4. Lisa Manderino

    This is a great post! it is hard being a mommy with two little ones and then add the military in the mix. I love the positive twist on finding groups for support.

  5. I come from a military family but we didn’t move around because my dad was in the reserves, but my sister’s husband is in the army and they have 3 kids now so she is having to live the military spouse life and it is definitely not ideal.

  6. Thank you for sharing your story. I appreciate the sacrifices that you have made for our country as well as your husband.

  7. This hit me in all the feels this morning. I know exactly how you feel. My husband is not in the military but used to travel with the power company. The day after our second daughter was born he left for six months. Leaving me with a newborn and a 18-month-old and no family or anything around because his job moved us to another state. it was extremely hard. The stress made me develop Alopecia Universalis. I love this piece, I feel this piece. Thank you!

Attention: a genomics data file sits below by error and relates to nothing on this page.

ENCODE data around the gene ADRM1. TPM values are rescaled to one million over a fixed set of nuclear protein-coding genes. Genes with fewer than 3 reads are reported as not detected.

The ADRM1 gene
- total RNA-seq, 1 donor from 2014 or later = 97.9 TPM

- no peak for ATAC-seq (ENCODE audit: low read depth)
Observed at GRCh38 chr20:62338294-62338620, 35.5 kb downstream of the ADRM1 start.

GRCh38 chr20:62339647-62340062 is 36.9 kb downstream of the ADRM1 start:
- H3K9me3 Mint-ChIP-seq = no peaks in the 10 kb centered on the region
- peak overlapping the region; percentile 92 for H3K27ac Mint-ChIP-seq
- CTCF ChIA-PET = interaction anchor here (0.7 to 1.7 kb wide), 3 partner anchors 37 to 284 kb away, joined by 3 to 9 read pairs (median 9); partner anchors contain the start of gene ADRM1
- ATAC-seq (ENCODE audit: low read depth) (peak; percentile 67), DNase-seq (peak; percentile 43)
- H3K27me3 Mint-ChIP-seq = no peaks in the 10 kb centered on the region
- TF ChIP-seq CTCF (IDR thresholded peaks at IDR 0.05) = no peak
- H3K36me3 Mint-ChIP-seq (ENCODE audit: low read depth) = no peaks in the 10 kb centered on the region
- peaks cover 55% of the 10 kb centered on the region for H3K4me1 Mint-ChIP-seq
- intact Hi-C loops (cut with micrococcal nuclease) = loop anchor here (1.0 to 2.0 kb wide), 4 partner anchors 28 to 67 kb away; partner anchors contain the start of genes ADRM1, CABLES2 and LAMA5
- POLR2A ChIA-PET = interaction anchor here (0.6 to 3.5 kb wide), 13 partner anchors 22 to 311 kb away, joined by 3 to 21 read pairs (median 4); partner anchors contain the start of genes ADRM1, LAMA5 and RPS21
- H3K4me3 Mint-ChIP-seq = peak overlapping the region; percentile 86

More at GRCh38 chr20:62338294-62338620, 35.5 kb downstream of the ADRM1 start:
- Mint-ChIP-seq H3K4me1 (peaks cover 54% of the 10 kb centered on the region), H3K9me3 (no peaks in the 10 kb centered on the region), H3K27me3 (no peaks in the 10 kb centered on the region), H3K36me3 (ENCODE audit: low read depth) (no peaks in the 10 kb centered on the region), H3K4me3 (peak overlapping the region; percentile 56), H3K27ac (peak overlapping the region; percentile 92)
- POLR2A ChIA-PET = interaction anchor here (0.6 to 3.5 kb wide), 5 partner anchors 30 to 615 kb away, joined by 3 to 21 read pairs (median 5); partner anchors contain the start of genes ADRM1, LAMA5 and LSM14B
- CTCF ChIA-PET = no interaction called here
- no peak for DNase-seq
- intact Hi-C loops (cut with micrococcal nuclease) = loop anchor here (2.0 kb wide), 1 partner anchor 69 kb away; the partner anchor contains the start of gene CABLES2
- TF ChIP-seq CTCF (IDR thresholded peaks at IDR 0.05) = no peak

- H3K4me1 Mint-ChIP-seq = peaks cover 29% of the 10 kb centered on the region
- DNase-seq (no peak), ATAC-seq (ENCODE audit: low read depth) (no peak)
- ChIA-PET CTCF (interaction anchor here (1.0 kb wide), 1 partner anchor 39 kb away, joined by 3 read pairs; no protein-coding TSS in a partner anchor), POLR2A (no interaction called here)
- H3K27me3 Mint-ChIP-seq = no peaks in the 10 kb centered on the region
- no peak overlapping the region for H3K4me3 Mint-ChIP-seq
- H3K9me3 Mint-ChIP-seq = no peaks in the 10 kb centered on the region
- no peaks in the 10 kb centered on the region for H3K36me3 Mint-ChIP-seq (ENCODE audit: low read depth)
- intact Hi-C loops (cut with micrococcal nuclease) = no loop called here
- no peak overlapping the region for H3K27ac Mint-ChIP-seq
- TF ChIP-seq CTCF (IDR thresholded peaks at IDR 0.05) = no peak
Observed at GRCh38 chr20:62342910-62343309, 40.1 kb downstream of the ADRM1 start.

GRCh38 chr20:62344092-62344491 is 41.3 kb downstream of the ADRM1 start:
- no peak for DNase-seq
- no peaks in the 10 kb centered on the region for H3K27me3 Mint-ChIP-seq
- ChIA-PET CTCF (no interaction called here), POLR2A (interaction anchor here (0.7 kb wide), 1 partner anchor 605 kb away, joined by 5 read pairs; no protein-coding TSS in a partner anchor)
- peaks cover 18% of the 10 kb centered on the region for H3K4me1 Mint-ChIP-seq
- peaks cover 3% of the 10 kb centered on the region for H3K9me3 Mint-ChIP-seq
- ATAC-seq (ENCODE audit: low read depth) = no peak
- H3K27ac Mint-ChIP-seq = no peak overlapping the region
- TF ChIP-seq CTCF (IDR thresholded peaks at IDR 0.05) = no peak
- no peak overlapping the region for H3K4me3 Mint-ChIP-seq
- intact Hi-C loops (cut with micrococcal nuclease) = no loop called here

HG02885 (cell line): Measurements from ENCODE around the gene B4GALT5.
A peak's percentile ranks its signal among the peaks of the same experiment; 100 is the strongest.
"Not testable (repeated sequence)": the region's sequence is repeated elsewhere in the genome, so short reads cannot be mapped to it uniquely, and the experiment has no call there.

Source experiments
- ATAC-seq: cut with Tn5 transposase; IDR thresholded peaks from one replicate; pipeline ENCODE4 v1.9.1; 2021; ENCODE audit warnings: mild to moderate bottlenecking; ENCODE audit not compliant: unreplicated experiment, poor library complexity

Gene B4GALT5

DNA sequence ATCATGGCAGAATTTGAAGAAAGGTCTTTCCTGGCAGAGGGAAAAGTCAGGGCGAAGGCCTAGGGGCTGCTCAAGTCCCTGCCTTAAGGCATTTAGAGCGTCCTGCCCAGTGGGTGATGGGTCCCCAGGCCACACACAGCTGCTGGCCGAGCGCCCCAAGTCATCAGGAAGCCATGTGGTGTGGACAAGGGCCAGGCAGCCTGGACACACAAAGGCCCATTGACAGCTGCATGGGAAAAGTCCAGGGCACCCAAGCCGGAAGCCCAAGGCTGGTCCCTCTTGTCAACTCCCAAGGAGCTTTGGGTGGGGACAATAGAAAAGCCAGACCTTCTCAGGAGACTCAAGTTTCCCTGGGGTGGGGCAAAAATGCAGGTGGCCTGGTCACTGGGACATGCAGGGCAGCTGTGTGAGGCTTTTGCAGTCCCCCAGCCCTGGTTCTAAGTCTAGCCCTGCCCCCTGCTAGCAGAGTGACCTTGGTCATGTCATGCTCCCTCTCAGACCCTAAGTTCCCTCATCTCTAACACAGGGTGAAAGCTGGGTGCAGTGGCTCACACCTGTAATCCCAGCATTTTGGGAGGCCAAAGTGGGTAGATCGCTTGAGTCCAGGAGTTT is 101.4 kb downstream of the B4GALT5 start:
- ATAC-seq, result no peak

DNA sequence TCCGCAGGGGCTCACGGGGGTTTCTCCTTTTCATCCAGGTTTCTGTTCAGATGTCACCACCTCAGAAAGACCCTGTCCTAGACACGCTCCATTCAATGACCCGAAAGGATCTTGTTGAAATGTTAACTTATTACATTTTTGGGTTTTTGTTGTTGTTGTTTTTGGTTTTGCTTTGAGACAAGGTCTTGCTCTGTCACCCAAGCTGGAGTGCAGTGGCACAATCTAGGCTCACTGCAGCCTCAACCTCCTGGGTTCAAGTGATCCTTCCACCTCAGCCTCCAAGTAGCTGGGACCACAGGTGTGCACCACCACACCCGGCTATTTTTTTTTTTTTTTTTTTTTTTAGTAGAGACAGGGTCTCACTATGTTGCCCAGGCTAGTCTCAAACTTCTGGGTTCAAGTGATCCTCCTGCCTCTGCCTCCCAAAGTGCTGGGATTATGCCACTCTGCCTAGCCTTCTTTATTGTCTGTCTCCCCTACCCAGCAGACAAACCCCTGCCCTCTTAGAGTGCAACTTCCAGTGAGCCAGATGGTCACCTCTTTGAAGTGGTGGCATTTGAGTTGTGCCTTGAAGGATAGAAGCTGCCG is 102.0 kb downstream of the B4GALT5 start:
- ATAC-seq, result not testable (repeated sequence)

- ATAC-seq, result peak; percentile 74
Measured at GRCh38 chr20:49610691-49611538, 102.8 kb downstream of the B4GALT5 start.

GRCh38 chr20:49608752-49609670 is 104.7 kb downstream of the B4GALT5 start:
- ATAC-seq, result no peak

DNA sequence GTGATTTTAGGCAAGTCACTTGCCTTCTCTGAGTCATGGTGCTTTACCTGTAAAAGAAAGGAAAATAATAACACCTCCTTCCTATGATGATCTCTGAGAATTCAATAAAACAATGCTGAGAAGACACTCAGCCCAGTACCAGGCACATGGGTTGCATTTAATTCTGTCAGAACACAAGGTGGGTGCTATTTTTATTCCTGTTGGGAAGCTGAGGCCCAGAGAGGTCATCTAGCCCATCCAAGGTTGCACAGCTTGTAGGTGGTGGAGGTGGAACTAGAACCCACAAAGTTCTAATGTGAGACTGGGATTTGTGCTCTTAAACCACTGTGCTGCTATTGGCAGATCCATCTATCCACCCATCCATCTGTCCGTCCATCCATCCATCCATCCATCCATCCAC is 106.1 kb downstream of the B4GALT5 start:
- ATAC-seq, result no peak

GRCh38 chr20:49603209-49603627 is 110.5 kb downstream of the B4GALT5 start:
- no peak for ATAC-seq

8. My mother in law was a military wife for many years with a brood of 5 children all born in a close time span. Her stories sound a lot like the above in that having a support system was crucial to her survival as an air force pilot’s wife and mother of 5.

  9. This is a very heart-felt piece. I am not married to someone in the military, but have often wondered how military wives have the strength to cope when their husbands are deployed.

  10. I think one of the hardest things I’ve observed about military Moms is they get this awesome family routine running and when dad returns…lol, it’s craziness. You gotta be extra flexible! I’m proud of all you Military moms!